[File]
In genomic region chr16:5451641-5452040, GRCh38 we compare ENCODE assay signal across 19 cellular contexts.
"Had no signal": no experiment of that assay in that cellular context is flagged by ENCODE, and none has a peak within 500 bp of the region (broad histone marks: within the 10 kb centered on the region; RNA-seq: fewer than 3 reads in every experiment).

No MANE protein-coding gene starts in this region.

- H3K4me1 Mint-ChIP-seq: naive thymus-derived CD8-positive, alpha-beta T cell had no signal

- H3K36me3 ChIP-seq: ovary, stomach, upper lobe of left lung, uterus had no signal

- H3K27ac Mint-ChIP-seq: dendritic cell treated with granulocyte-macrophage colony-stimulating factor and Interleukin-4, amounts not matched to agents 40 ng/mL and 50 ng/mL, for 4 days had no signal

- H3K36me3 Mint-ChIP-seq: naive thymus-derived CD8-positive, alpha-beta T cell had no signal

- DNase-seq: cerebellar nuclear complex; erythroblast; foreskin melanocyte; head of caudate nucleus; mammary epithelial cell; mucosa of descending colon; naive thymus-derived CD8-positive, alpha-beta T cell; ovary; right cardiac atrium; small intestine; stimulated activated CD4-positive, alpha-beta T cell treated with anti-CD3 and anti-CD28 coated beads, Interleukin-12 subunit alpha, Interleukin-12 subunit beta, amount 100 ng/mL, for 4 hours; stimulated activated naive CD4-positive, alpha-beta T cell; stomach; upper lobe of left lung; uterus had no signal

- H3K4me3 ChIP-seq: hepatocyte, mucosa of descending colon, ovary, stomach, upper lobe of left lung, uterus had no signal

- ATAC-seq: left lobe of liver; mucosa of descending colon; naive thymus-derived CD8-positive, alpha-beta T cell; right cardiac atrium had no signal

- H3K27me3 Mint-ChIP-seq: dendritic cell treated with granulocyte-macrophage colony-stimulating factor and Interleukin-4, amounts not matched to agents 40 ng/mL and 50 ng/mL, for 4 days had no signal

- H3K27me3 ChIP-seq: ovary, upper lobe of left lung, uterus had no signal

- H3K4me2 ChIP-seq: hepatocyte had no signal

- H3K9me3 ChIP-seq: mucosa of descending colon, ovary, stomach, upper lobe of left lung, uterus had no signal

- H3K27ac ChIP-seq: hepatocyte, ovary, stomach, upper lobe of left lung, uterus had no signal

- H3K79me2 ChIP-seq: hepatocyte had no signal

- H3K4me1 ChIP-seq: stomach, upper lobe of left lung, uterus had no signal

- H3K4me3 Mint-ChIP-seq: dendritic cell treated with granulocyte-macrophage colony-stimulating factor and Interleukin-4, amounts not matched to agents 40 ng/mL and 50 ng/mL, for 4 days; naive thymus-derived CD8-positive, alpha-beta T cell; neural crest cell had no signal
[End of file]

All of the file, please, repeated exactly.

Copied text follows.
In genomic region chr16:5451641-5452040, GRCh38 we compare ENCODE assay signal across 19 cellular contexts.
"Had no signal": no experiment of that assay in that cellular context is flagged by ENCODE, and none has a peak within 500 bp of the region (broad histone marks: within the 10 kb centered on the region; RNA-seq: fewer than 3 reads in every experiment).

No MANE protein-coding gene starts in this region.

- H3K4me1 Mint-ChIP-seq: naive thymus-derived CD8-positive, alpha-beta T cell had no signal

- H3K36me3 ChIP-seq: ovary, stomach, upper lobe of left lung, uterus had no signal

- H3K27ac Mint-ChIP-seq: dendritic cell treated with granulocyte-macrophage colony-stimulating factor and Interleukin-4, amounts not matched to agents 40 ng/mL and 50 ng/mL, for 4 days had no signal

- H3K36me3 Mint-ChIP-seq: naive thymus-derived CD8-positive, alpha-beta T cell had no signal

- DNase-seq: cerebellar nuclear complex; erythroblast; foreskin melanocyte; head of caudate nucleus; mammary epithelial cell; mucosa of descending colon; naive thymus-derived CD8-positive, alpha-beta T cell; ovary; right cardiac atrium; small intestine; stimulated activated CD4-positive, alpha-beta T cell treated with anti-CD3 and anti-CD28 coated beads, Interleukin-12 subunit alpha, Interleukin-12 subunit beta, amount 100 ng/mL, for 4 hours; stimulated activated naive CD4-positive, alpha-beta T cell; stomach; upper lobe of left lung; uterus had no signal

- H3K4me3 ChIP-seq: hepatocyte, mucosa of descending colon, ovary, stomach, upper lobe of left lung, uterus had no signal

- ATAC-seq: left lobe of liver; mucosa of descending colon; naive thymus-derived CD8-positive, alpha-beta T cell; right cardiac atrium had no signal

- H3K27me3 Mint-ChIP-seq: dendritic cell treated with granulocyte-macrophage colony-stimulating factor and Interleukin-4, amounts not matched to agents 40 ng/mL and 50 ng/mL, for 4 days had no signal

- H3K27me3 ChIP-seq: ovary, upper lobe of left lung, uterus had no signal

- H3K4me2 ChIP-seq: hepatocyte had no signal

- H3K9me3 ChIP-seq: mucosa of descending colon, ovary, stomach, upper lobe of left lung, uterus had no signal

- H3K27ac ChIP-seq: hepatocyte, ovary, stomach, upper lobe of left lung, uterus had no signal

- H3K79me2 ChIP-seq: hepatocyte had no signal

- H3K4me1 ChIP-seq: stomach, upper lobe of left lung, uterus had no signal

- H3K4me3 Mint-ChIP-seq: dendritic cell treated with granulocyte-macrophage colony-stimulating factor and Interleukin-4, amounts not matched to agents 40 ng/mL and 50 ng/mL, for 4 days; naive thymus-derived CD8-positive, alpha-beta T cell; neural crest cell had no signal